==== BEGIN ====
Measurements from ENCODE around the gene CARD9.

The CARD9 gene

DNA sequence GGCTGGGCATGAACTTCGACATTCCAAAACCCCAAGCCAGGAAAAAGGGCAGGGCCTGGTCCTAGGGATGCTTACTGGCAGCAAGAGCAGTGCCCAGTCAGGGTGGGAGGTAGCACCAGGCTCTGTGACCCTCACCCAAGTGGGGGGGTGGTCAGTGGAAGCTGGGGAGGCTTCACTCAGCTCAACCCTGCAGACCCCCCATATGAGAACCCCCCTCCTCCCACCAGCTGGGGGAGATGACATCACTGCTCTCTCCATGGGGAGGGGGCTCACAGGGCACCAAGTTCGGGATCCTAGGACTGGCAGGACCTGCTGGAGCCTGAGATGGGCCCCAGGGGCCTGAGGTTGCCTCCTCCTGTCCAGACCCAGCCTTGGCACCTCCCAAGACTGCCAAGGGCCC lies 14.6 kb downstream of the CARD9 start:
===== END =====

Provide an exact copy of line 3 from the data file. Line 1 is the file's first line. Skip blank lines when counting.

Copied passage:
DNA sequence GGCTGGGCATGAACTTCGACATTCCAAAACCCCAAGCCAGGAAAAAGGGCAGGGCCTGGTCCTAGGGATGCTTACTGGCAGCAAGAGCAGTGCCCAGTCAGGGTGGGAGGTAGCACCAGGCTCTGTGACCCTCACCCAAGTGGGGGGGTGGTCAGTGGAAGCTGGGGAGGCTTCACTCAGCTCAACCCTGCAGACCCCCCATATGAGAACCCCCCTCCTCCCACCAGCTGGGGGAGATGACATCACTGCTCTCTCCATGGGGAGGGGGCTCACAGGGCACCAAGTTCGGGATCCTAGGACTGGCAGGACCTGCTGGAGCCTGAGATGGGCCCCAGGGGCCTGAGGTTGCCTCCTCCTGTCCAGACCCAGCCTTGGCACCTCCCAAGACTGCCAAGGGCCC lies 14.6 kb downstream of the CARD9 start: